Freeburg: Absolutely. If you’re managing a billion dollars in a commodity pool, your time frame conceivably could not only be days, but weeks and even months, and there are John Henry types who trade on these extended time frames. You mentioned our old friend Toby Crabel. The last time I saw him was in Linda Raschke’s kitchen five or six years ago — he was managing about $5 million — now he’s up over a billion dollars! As I understand it, and I haven’t talked to him in a while — a lot of his strategies are still remarkably short term in nature and I don’t know whether they’re measured in intraday intervals or not, but they’re still fairly short term. I just mention that as an aside because you and I both have known Toby for a good long while and it’s kind of interesting to see how he’s developed a very unique money management operation where he still employs these shorter term time frames even though he’s managing huge sums of capital.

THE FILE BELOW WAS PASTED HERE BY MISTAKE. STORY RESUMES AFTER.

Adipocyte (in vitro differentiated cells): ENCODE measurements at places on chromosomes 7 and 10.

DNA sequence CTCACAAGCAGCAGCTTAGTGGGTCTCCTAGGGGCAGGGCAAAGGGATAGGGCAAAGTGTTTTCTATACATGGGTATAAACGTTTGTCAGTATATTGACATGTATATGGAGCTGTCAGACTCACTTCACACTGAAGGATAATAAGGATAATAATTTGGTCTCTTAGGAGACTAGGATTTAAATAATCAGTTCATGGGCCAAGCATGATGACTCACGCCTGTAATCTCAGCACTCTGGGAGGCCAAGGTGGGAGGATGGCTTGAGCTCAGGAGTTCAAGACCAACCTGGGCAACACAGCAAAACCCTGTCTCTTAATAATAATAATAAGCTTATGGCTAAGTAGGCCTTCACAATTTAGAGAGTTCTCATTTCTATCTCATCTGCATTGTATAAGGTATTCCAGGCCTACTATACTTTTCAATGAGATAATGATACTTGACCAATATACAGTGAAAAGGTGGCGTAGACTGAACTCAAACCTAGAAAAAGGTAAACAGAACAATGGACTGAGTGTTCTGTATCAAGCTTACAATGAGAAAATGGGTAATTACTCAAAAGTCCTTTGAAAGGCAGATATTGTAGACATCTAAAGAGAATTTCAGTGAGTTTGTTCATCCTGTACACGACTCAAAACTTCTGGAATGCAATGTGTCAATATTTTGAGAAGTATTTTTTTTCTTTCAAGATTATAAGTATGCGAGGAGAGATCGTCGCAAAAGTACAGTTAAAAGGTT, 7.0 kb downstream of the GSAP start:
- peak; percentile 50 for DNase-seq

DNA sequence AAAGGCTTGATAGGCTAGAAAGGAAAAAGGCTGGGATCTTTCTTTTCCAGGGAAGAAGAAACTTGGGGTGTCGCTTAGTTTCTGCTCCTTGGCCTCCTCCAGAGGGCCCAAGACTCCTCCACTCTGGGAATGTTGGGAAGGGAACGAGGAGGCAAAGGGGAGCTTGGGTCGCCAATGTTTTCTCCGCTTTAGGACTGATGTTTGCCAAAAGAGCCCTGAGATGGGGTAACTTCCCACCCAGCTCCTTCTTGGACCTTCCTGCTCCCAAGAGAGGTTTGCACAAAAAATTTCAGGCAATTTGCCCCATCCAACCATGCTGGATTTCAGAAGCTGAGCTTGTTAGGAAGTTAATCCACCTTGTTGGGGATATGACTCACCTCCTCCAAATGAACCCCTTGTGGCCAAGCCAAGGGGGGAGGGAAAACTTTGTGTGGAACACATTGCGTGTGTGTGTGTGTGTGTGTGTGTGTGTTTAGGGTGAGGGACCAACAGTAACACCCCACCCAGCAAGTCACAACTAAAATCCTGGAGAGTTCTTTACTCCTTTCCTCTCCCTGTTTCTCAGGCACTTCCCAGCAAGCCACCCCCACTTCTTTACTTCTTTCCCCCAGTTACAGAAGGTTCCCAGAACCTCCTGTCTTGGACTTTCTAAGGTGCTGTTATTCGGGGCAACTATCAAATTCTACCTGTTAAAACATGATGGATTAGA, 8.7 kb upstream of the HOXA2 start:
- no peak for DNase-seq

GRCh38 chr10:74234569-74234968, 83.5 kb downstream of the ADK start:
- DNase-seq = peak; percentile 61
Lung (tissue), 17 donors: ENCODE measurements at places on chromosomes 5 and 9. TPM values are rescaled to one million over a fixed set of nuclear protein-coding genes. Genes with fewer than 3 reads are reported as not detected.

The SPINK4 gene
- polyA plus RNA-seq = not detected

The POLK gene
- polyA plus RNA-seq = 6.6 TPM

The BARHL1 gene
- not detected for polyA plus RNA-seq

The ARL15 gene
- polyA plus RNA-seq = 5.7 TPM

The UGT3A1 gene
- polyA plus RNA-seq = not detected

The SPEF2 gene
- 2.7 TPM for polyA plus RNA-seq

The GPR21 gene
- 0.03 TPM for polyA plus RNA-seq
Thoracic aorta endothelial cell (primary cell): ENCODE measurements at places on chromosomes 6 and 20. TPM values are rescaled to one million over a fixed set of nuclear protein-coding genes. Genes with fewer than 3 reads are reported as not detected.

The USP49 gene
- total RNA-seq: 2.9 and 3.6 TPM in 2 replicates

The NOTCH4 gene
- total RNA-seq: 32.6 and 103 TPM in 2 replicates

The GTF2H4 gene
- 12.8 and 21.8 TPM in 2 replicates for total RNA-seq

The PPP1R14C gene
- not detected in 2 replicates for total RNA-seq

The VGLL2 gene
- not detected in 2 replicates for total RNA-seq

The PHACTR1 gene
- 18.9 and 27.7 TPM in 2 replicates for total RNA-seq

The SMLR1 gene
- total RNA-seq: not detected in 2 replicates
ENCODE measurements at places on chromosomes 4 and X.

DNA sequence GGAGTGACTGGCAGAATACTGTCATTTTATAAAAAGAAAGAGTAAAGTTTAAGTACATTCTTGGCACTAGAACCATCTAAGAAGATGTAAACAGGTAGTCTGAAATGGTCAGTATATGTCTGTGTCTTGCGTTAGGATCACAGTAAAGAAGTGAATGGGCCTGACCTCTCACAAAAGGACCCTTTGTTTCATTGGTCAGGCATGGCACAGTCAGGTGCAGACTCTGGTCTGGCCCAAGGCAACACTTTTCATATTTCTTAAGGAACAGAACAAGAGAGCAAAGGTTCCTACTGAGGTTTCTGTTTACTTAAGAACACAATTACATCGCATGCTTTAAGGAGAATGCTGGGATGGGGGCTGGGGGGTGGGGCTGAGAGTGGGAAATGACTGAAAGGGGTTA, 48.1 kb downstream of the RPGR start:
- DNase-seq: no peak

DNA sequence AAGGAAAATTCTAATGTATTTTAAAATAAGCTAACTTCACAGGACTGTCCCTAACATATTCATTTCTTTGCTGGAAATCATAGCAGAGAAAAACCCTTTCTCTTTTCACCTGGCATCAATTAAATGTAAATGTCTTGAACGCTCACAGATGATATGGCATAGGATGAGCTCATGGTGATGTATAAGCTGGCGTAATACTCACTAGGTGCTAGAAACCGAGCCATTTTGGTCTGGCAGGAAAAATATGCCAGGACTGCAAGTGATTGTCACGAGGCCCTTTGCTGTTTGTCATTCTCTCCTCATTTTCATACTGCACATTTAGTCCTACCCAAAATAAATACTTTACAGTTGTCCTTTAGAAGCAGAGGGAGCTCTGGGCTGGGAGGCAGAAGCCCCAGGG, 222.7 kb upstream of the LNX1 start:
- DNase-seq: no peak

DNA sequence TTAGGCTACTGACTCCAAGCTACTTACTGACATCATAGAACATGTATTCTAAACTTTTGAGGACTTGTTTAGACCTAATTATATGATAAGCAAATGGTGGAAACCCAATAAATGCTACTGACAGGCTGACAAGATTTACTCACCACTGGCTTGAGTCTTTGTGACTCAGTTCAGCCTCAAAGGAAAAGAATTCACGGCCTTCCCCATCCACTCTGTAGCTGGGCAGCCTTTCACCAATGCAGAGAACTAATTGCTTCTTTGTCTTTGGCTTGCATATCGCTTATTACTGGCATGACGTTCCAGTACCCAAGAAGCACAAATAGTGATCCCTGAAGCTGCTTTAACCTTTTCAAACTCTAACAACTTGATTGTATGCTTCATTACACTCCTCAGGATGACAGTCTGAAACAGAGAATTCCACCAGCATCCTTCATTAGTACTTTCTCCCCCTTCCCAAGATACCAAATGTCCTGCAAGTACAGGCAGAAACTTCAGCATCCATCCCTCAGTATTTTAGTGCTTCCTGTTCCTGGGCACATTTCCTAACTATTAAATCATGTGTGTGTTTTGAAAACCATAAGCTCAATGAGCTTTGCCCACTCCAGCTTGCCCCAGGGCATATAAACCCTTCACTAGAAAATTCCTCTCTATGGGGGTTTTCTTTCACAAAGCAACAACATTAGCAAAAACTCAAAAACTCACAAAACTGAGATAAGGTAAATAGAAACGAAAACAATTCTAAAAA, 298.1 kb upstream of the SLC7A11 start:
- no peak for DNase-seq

Connors: Even though I don’t know exactly how Toby is trading…I’m familiar with his research. I suspect he’s doing little intraday trading and probably more two-, three- and four-day trading with that type of size. Is that a safe assumption?
Freeburg: I think that probably is.
Connors: From what you’ve seen of the methodologies that work out there and the methodologies that you’ve put together, are trend-following systems better than short term, let’s say swing trading systems or reversion-to-the-mean systems? Have you been able to quantify this?